Wildland fire management is evidence based when policies and actions are based on the best available science integrated with the expertise of experienced fire and land managers. Evidence-based fire management is supported by:
Practice-Based Research - Research questions are developed from information needs identified by fire managers and policy makers. Researchers and fire science users collaborate in the design and conduct of research targeting applied problems.
Systematic Reviews - "A systematic review is a "literature review" focused on a single question that tries to identify, appraise, select and synthesize all high quality research evidence relevant to that question." (Wikipedia 21 August 2008)
Narrative Reseach Syntheses - These are reviews of the best available research and scientific theory targeting fire management and policy topics. While the systematic review attempts to include all the relevant reseach, literaure reviews may select only the best studies to synthesize. Narrative reviews may include a wider range of types of evidence than found in individual systematic reviews. Methods of synthesizing the results are frequently less systematic in narrative reviews.
Practical Guidelines - The results of systematic reviews and narrative research syntheses are integrated with the practical experience of fire managers to produce state-of-the-art recommendations for best fire management practices. The degree of confidence fire science users can place in each recommendation is described based on the quality and practical relevance of the combined findings of available research.
Effective Knowledge Exchange - Evidence-based science utilization programs assume that applied knowledge is co-created by researchers and science users. The problem of science utilization is not solved by one-way communication of research results from scientists to fire science users. Consequently a system is needed to facilitate regular communication among scientists and fire science users to direct the path of research and incorporate research knowledge into practice quickly and effectively.
Useful Tools and Products - Fire science doesn't really make a difference to firefighter and public safety, property protection, ecosystem restoration, large fire cost management, or any of the other key management concerns until it is applied by managers and policy makers. To apply research knowledge managers need tools and guidelines that are easy to find, understand, and use. Information by itself is less helpful.
Occasionally individual research papers will be reviewed and the results applied to fire management or policy problems. These are presented under "Featured Research" on the home page. The main 'products' offered are research syntheses and reviews, Recommendations for Best Practices, and tools and documents to facilitate the implementation of fire science if fire management.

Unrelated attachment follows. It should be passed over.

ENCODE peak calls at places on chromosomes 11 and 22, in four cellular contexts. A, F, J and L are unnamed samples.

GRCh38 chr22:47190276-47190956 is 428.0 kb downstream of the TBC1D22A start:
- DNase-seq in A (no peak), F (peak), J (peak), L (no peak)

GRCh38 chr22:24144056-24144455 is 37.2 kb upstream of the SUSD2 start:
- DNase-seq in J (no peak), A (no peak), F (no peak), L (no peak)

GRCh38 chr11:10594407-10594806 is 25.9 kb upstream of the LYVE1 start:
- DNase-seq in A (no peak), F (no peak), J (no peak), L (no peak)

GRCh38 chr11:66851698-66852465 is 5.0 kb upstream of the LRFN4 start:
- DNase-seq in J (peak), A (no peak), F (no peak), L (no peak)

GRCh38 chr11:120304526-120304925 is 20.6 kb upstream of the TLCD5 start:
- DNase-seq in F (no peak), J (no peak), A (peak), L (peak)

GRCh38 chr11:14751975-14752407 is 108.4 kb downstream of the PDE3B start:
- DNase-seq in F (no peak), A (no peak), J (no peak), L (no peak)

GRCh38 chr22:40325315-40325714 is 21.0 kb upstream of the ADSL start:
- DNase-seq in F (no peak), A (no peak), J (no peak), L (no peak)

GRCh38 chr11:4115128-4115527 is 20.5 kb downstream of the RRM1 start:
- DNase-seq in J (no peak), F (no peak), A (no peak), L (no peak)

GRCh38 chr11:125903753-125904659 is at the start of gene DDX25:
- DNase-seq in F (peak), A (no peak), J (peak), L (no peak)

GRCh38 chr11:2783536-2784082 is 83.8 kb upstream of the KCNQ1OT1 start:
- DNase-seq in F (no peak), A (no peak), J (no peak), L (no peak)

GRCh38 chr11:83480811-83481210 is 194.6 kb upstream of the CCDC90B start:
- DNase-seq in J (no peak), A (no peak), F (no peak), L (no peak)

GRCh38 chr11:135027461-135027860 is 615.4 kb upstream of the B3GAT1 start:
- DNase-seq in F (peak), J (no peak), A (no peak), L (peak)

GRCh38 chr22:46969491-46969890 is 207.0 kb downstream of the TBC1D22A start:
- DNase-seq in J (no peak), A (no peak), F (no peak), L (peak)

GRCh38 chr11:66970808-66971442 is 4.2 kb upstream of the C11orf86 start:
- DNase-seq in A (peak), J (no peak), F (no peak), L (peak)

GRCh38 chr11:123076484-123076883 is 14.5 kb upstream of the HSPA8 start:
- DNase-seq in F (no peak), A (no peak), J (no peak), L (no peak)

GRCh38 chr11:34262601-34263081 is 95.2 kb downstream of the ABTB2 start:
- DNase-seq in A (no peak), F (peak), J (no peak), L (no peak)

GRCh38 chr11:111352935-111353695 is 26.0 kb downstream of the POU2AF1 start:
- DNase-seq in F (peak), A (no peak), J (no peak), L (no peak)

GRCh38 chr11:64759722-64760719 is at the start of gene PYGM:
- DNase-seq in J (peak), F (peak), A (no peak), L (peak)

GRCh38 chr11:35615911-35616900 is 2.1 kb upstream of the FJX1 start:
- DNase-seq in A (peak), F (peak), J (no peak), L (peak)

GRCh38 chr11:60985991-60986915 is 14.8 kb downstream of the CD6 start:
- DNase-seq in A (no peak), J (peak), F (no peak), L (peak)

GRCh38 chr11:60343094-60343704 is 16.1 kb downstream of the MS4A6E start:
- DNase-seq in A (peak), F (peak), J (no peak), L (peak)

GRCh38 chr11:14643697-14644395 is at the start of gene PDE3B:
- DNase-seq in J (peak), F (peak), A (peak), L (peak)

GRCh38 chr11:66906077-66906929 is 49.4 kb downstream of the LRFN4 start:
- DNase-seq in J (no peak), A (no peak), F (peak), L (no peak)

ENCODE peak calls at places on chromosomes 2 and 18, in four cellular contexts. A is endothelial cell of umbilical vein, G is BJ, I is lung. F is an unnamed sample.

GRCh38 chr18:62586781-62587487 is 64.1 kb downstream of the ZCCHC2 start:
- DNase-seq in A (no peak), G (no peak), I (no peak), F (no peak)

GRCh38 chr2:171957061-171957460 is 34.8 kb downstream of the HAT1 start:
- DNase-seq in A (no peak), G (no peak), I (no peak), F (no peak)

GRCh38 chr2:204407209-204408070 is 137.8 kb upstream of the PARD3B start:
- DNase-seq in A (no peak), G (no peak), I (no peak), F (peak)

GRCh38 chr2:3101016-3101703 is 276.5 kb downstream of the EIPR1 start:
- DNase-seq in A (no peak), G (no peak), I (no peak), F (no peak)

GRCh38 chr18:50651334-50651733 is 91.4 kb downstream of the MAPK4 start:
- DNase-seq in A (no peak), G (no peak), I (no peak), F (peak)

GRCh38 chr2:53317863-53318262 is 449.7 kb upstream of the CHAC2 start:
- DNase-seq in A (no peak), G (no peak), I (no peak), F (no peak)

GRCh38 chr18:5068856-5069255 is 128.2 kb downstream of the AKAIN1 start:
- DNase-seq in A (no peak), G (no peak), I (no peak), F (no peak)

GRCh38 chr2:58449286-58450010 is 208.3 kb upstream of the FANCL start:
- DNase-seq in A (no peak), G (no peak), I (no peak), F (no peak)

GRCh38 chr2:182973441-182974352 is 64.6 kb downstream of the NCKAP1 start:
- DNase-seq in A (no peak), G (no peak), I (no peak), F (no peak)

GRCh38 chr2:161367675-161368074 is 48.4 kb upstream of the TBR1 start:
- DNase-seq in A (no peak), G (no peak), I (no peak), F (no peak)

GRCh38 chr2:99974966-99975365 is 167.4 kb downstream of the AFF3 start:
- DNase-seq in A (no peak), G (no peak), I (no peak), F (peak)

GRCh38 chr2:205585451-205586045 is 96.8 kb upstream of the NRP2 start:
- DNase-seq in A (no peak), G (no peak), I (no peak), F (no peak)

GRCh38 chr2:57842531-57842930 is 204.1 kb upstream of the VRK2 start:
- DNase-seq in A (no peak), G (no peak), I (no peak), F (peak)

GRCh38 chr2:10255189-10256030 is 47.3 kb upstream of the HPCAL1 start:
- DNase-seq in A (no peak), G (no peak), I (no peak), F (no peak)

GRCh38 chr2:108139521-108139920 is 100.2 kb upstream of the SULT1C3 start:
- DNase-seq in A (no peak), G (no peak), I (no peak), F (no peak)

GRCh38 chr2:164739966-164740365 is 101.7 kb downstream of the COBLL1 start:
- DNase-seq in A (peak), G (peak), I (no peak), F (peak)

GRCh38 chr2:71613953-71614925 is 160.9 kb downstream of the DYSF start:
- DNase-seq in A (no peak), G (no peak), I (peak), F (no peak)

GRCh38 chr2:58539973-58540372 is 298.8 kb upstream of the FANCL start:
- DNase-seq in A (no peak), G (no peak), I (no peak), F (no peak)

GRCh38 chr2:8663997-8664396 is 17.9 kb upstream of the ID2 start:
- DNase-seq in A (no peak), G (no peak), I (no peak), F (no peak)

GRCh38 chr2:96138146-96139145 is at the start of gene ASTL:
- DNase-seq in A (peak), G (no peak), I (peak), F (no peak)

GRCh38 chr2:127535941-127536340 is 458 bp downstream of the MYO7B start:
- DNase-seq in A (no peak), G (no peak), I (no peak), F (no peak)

Annotated bibliographies and reading lists
Quick reference guides
Communication and collaboration among managers and scientists is a hallmark of the HDFSS site and FRAMES. To facilitate communication, users can ask for advice from a scientist on a problem or issue. Scientists and managers can ask questions of managers and policy makers. This is done by completing the contact form and selecting the subject 'Ask-a-Scientist' or 'Ask-a-Manager'
Users can also request the preparation of bibliographies and literature or systematic reviews. Help with the design of monitoring and evaluation studies is also available. Managers can also request assistance with the preparation of requests for proposals for contract research, monitoring, and evaluation services. A fee is required for most of these services.
Researchers will find the site a valuable source of information to guide applied research programs. Periodically, lists of current research questions will be developed from the communications between managers and scientists. As needed, research needs assessment papers will be prepared and posted.
Contact Us. Include your contact information if you are willing to discuss the topic and the kind of information managers need with people who might develop your product. Those discussions are very helpful.
Funding for the development of the site and initial content came from the FRAMES project at the University of Idaho and the US Forest Service Northern Research Station. Continuing support will be provided by sponsors from among the wildland fire management agencies, non-government organizations, private foundations, and commercial firms with fire management interests. A list of sponsors is included on the HDFSS Partners page. Funding sources for individual reviews and products are listed on those products.
A team of fire scientists and fire managers is formed to prepare a review and develop the practical guidelines and other documents and tools used to help managers apply the results. Scientists may come from universities or federal and non-government research organizations. Fire managers may come from federal, state, local, and tribal fire management agencies and organizations.
There is a companion site to HDFSS on FRAMES where researchers and managers collaborate in the development of products that are made available to users through the HDFSS site. Many of the reviews and other tools were prepared by other organizations such as the Center for Disease Control and university research stations, often for purposes other than fire management. These have been adapted to fire management by teams of scientists and fire managers and are offered to fire science users with the permission of the original authors or publishers.
If you are interested in working on the development of reviews and other products and materials to support HDFSS, use the contact form to contact Dr. Hodgson. Choose the subject line "HDFSS Teams." Dr. Hodgson will contact you to discuss opportunities.